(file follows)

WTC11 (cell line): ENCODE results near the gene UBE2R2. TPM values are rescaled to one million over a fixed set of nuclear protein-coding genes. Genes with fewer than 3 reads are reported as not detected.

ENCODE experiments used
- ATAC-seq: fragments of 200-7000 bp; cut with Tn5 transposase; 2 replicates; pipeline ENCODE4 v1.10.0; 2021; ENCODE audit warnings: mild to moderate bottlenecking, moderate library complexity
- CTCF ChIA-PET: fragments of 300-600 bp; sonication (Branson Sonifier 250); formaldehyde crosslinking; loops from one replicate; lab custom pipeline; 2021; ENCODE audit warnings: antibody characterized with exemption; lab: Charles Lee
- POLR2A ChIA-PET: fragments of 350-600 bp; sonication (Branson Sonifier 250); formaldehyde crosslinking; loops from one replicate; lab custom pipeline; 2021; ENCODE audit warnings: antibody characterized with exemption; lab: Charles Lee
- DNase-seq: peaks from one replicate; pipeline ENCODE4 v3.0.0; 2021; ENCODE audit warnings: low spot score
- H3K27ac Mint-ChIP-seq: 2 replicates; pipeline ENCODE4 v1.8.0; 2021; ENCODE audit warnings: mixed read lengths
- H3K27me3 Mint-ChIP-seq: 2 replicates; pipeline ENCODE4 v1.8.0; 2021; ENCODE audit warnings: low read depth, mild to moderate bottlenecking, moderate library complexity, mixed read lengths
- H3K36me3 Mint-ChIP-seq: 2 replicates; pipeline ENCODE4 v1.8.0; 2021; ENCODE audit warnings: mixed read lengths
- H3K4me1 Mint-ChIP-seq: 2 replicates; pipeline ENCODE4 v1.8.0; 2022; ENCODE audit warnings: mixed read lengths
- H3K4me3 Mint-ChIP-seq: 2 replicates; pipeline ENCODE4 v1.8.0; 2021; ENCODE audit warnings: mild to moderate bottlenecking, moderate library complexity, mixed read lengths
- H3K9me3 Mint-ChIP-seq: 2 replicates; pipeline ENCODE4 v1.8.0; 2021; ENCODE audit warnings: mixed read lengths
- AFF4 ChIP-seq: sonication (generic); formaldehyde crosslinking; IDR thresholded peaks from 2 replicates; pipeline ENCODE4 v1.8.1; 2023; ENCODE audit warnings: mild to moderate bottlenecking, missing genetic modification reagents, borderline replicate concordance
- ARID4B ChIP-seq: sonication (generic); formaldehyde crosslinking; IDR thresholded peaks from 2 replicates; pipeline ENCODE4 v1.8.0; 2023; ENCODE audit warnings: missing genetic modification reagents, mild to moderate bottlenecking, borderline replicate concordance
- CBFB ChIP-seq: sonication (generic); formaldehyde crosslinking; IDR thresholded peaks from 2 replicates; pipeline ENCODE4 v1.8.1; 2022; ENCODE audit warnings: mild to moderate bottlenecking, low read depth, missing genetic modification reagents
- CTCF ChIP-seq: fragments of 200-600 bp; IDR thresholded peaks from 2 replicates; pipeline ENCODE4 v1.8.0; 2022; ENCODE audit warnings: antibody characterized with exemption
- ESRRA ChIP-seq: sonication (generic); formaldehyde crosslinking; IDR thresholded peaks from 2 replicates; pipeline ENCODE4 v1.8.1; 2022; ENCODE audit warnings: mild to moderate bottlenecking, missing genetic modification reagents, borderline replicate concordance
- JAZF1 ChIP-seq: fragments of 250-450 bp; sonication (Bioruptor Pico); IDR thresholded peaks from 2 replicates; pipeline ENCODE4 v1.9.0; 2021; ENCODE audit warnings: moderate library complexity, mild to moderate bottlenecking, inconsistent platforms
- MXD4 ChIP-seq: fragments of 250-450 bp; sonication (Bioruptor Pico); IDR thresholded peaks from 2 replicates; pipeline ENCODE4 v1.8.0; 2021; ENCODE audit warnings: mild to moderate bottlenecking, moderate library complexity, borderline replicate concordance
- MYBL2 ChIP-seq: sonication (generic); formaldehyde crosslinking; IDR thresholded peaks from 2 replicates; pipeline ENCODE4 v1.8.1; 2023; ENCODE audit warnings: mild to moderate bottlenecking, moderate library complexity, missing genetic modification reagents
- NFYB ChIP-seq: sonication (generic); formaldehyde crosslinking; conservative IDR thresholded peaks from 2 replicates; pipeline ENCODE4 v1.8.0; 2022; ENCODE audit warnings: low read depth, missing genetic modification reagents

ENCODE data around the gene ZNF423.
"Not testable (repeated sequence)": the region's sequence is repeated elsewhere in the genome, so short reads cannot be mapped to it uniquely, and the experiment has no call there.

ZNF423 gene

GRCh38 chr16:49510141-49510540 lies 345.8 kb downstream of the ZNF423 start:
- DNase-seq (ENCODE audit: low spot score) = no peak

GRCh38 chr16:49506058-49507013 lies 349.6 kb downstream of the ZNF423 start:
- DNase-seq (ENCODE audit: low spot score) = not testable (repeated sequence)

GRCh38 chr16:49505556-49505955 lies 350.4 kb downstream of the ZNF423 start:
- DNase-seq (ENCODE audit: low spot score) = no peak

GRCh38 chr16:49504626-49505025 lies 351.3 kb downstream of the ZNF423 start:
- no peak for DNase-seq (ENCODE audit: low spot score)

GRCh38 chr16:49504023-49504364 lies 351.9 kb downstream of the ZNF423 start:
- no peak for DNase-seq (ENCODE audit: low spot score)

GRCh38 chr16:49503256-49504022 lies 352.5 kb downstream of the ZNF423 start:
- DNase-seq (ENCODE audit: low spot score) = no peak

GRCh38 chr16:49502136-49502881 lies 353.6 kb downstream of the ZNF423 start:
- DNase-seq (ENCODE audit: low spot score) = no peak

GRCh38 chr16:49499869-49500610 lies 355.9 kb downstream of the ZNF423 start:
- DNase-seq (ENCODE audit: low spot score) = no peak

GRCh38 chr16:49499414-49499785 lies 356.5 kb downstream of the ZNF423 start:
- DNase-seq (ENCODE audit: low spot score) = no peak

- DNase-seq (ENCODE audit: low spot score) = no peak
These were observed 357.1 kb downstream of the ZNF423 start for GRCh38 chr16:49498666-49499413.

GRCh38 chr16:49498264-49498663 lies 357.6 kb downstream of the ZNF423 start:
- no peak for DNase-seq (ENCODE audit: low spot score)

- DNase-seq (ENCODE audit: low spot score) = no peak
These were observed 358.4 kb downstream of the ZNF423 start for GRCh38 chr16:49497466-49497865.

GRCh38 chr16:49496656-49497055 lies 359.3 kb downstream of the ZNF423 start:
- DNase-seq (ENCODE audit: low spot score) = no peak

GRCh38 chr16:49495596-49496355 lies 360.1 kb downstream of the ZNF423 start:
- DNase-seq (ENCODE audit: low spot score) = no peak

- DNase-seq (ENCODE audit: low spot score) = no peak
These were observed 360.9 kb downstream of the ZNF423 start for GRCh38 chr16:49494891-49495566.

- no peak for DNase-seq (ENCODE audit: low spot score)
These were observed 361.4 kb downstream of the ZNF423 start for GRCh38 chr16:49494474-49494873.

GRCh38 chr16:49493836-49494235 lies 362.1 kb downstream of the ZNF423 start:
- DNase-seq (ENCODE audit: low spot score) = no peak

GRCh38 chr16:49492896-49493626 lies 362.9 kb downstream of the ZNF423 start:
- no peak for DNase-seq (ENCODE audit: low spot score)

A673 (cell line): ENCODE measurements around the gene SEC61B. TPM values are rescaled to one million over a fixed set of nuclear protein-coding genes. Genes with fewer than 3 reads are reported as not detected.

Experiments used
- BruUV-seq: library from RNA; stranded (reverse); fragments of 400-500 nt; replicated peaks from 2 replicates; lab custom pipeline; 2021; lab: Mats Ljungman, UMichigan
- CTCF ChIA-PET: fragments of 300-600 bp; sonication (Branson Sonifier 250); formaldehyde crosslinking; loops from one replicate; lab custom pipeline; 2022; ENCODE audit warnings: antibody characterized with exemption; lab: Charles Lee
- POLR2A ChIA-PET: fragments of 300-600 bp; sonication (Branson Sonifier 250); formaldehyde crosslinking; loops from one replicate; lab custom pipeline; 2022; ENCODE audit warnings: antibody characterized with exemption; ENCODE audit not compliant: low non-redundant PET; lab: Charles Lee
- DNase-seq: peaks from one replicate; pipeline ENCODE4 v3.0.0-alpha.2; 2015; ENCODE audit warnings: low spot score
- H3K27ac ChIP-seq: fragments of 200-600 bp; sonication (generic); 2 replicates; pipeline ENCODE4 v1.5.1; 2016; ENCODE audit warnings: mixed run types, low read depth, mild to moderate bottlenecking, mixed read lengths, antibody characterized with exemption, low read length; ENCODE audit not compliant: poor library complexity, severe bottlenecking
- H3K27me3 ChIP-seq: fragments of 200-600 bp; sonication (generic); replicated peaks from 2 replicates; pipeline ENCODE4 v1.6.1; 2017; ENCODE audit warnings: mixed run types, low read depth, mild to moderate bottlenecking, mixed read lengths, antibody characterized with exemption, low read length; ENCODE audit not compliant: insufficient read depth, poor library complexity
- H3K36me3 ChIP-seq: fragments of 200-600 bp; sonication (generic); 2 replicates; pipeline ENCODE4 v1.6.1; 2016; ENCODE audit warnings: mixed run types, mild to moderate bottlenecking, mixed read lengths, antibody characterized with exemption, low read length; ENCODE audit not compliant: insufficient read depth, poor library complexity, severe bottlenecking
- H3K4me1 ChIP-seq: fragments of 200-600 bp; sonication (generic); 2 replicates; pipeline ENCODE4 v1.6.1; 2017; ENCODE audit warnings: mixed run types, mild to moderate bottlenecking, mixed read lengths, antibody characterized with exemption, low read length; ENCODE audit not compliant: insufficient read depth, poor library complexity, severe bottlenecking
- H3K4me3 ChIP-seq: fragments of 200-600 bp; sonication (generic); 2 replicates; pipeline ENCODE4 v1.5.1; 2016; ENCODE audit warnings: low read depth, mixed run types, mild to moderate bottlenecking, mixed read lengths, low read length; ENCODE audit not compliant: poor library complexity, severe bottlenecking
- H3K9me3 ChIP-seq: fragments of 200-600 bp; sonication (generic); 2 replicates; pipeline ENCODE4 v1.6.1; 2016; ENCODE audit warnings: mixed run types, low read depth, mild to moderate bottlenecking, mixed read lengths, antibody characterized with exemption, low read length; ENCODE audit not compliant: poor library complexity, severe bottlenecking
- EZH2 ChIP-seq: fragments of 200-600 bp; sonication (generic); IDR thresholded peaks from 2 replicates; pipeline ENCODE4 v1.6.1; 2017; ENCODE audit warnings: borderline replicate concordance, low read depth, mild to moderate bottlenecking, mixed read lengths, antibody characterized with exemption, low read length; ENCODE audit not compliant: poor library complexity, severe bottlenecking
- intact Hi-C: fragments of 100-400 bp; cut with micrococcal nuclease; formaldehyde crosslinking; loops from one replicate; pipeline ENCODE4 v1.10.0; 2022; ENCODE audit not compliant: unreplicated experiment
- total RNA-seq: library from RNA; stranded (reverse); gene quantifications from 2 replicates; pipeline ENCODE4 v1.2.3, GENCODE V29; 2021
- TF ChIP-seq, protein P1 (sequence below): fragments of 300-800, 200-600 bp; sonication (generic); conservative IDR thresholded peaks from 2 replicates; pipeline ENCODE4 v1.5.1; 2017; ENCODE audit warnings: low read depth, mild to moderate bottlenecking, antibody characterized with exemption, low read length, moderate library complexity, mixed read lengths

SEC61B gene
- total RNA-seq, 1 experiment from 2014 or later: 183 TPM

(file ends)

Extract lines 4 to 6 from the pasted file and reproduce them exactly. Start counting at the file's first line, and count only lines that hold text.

- CTCF ChIA-PET: fragments of 300-600 bp; sonication (Branson Sonifier 250); formaldehyde crosslinking; loops from one replicate; lab custom pipeline; 2021; ENCODE audit warnings: antibody characterized with exemption; lab: Charles Lee
- POLR2A ChIA-PET: fragments of 350-600 bp; sonication (Branson Sonifier 250); formaldehyde crosslinking; loops from one replicate; lab custom pipeline; 2021; ENCODE audit warnings: antibody characterized with exemption; lab: Charles Lee
- DNase-seq: peaks from one replicate; pipeline ENCODE4 v3.0.0; 2021; ENCODE audit warnings: low spot score